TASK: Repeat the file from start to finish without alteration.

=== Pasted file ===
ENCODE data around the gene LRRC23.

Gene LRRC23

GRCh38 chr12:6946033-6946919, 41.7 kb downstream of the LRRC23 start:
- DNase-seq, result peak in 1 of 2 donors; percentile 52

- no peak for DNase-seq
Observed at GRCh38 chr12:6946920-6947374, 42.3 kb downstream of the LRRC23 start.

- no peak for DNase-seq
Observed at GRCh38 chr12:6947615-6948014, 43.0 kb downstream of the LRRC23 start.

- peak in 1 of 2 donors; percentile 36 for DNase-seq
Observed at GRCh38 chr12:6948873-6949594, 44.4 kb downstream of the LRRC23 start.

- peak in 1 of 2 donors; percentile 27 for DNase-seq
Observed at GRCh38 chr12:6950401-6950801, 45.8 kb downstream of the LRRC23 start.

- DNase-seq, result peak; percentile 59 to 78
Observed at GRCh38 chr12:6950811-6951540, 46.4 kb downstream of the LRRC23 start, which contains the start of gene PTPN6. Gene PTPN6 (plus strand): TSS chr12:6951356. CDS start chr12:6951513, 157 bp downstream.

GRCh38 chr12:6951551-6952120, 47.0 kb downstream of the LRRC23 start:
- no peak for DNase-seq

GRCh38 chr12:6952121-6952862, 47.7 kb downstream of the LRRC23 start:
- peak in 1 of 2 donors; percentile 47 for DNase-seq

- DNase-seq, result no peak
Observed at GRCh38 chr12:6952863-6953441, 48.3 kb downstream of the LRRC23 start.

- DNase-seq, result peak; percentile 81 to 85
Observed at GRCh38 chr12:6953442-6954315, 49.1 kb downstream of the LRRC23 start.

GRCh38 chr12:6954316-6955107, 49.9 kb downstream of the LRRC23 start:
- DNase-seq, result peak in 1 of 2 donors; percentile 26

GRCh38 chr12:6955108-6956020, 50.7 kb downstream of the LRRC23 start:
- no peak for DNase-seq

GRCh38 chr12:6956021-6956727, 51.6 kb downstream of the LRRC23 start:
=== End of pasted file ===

ENCODE data around the gene LRRC23.

Gene LRRC23

GRCh38 chr12:6946033-6946919, 41.7 kb downstream of the LRRC23 start:
- DNase-seq, result peak in 1 of 2 donors; percentile 52

- no peak for DNase-seq
Observed at GRCh38 chr12:6946920-6947374, 42.3 kb downstream of the LRRC23 start.

- no peak for DNase-seq
Observed at GRCh38 chr12:6947615-6948014, 43.0 kb downstream of the LRRC23 start.

- peak in 1 of 2 donors; percentile 36 for DNase-seq
Observed at GRCh38 chr12:6948873-6949594, 44.4 kb downstream of the LRRC23 start.

- peak in 1 of 2 donors; percentile 27 for DNase-seq
Observed at GRCh38 chr12:6950401-6950801, 45.8 kb downstream of the LRRC23 start.

- DNase-seq, result peak; percentile 59 to 78
Observed at GRCh38 chr12:6950811-6951540, 46.4 kb downstream of the LRRC23 start, which contains the start of gene PTPN6. Gene PTPN6 (plus strand): TSS chr12:6951356. CDS start chr12:6951513, 157 bp downstream.

GRCh38 chr12:6951551-6952120, 47.0 kb downstream of the LRRC23 start:
- no peak for DNase-seq

GRCh38 chr12:6952121-6952862, 47.7 kb downstream of the LRRC23 start:
- peak in 1 of 2 donors; percentile 47 for DNase-seq

- DNase-seq, result no peak
Observed at GRCh38 chr12:6952863-6953441, 48.3 kb downstream of the LRRC23 start.

- DNase-seq, result peak; percentile 81 to 85
Observed at GRCh38 chr12:6953442-6954315, 49.1 kb downstream of the LRRC23 start.

GRCh38 chr12:6954316-6955107, 49.9 kb downstream of the LRRC23 start:
- DNase-seq, result peak in 1 of 2 donors; percentile 26

GRCh38 chr12:6955108-6956020, 50.7 kb downstream of the LRRC23 start:
- no peak for DNase-seq

GRCh38 chr12:6956021-6956727, 51.6 kb downstream of the LRRC23 start: